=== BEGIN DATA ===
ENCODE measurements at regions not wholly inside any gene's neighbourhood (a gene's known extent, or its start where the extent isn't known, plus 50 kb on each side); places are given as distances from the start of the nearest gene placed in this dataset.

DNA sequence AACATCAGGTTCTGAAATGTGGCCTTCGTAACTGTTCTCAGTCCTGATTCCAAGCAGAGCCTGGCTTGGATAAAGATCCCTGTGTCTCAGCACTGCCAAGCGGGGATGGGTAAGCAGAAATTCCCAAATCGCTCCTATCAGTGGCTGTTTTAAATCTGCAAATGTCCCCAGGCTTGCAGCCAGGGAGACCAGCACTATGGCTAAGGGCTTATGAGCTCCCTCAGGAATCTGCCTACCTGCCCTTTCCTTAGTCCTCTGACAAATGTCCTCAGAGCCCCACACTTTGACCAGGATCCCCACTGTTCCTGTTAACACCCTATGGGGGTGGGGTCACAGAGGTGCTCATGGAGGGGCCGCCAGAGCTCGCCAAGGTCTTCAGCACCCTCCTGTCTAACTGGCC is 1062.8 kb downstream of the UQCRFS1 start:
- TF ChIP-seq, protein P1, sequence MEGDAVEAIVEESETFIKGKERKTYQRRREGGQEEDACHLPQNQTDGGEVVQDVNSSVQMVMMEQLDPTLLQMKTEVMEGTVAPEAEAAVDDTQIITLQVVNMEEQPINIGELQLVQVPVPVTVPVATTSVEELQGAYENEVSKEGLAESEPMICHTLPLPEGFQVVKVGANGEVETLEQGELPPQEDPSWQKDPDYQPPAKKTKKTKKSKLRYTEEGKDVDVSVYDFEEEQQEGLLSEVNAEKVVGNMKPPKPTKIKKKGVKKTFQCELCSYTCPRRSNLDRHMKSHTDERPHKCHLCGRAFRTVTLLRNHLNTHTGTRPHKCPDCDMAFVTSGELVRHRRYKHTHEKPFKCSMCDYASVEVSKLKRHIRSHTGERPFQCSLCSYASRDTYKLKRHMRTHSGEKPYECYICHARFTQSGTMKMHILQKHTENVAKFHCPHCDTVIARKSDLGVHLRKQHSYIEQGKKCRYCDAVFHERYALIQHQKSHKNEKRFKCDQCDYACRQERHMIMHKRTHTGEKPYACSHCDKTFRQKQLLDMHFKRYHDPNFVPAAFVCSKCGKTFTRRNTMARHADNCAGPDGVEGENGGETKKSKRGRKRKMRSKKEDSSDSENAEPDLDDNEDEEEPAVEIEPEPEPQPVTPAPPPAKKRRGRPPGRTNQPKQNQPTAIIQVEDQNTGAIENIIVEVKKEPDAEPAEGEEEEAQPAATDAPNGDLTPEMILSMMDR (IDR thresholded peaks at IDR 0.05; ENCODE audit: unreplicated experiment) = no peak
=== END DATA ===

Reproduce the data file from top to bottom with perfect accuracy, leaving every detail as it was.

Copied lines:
ENCODE measurements at regions not wholly inside any gene's neighbourhood (a gene's known extent, or its start where the extent isn't known, plus 50 kb on each side); places are given as distances from the start of the nearest gene placed in this dataset.

DNA sequence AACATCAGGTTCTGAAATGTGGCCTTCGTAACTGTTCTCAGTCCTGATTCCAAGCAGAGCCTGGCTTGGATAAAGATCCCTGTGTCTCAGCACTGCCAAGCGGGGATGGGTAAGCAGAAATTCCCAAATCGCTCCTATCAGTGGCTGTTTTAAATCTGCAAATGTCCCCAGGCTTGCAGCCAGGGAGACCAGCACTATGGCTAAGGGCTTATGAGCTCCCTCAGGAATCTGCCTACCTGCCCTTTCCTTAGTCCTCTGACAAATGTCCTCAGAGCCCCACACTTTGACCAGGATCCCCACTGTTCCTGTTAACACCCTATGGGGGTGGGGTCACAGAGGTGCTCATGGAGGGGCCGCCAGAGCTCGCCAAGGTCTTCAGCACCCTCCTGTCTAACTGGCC is 1062.8 kb downstream of the UQCRFS1 start:
- TF ChIP-seq, protein P1, sequence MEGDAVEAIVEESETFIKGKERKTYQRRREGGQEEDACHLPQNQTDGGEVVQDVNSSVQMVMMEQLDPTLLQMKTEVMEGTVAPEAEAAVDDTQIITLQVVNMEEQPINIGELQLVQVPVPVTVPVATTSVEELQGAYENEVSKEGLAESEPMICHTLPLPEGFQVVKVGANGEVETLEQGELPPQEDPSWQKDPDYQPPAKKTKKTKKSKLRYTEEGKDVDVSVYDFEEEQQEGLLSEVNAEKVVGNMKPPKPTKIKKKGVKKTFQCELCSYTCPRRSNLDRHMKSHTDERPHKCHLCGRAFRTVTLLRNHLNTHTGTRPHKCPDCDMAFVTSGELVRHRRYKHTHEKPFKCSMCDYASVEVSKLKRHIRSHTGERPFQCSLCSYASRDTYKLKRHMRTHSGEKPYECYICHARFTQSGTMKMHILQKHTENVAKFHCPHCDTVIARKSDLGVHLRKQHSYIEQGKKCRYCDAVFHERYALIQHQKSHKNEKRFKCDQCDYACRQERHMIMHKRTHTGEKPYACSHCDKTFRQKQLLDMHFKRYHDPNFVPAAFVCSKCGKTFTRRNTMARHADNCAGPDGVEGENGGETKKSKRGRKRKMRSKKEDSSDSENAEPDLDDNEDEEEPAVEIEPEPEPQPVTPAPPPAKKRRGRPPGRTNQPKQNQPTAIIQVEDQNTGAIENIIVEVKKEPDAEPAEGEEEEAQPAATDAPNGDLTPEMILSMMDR (IDR thresholded peaks at IDR 0.05; ENCODE audit: unreplicated experiment) = no peak